Target platform code generation

    The development of the compiler for the original processor architecture, this is mainly the development of the backend. Intervention in front-end algorithms, as a rule, is not necessary, or, in any case, requires very good reason. If you analyze the source code of Clang, you can see that most of the "special" algorithms fall on the x86 and PowerPC processors with their non-standard formats of real numbers. For most other processors, you need to specify only the sizes of the base types and endianness (big-endian or little-endian). Most often, you can simply find a similar (in terms of bit depth) processor among the many supported.
    Code generation for the target platform takes place in the LLVM, LLC backend. LLC supports many different processors, and you can make a code generator for your own original processor based on it. This task is also simplified due to the fact that all source code, including modules for each supported architecture, is completely open and available for study.
    The code generator for the target platform (target) is the most time-consuming task when developing a compiler based on LLVM infrastructure. I decided not to dwell on the features of the backend implementation here, since they significantly depend on the architecture of the target processor. However, if a respected Habr audience has an interest in this topic, I am ready to describe the key points in developing the backend in the next article.


    In a short article, you can not consider in detail neither the LLVM architecture, nor the LLVM IR syntax, nor the backend development process. However, these issues are covered in detail in the documentation. The author rather tried to give a general idea about the infrastructure of LLVM compilers, emphasizing that this platform is modern, powerful, universal, and independent of either the input language or the target processor architecture, allowing you to implement both of them at the request of the developer.
    In addition to the reviewed ones, LLVM also contains other utilities, however, their consideration is beyond the scope of the article.
    LLVM allows you to implement a backend for any architecture (see note), including pipelined architectures, with extraordinary execution of commands, with various parallelization options, VLIW, for classic and stack architectures, in general, for any options.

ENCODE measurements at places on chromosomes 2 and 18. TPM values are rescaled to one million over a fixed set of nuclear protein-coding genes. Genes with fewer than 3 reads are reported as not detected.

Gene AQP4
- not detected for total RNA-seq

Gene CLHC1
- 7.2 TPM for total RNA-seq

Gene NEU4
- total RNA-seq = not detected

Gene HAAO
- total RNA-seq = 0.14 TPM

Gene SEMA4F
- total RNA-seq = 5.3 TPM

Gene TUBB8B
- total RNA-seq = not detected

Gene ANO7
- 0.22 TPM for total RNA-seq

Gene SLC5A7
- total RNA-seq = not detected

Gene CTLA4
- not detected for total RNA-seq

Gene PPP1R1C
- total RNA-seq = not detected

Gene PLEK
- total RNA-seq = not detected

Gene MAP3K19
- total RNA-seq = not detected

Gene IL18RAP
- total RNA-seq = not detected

Regardless of how non-standard solutions underlie the processor architecture, it is just a matter of writing more or less code.
    for anyone within reason. It is hardly possible to implement the C language compiler for a 4-bit architecture, as the language standard explicitly requires a bit depth of at least 8.


    [1] Dragon Book
    [2] Wirth N. Building
    GCC Compilers
    [3] gcc.gnu.org - GCC Project Site
    [4] Richard M. Stallman and the GCC Developer Community. GNU Compiler Collection Internals
    [5] http://llvm.org/ - LLVM project site
    [6] http://llvm.org/docs/GettingStarted.html Getting Started with the LLVM System
    [7] http: // llvm .org / docs / LangRef.html LLVM Language Reference Manual
    [8] http://llvm.org/docs/WritingAnLLVMBackend.html Writing An LLVM Backend
    [9] http://llvm.org/docs/WritingAnLLVMPass.html Writing An LLVM Pass
    [10] Chen Chung-Shu. Creating an LLVM Backend for the Cpu0 Architecture
    [11] Mayur Pandey, Suyog Sarda. LLVM Cookbook
    [12] Bruno Cardoso Lopes. Getting Started with LLVM Core Libraries
    [13] Suyog Sarda, Mayur Pandey. LLVM Essentials
    The author will be happy to answer your questions in the comments and in PM.
    The request to report all typos noticed in PM. Thanks in advance.

    Also popular now: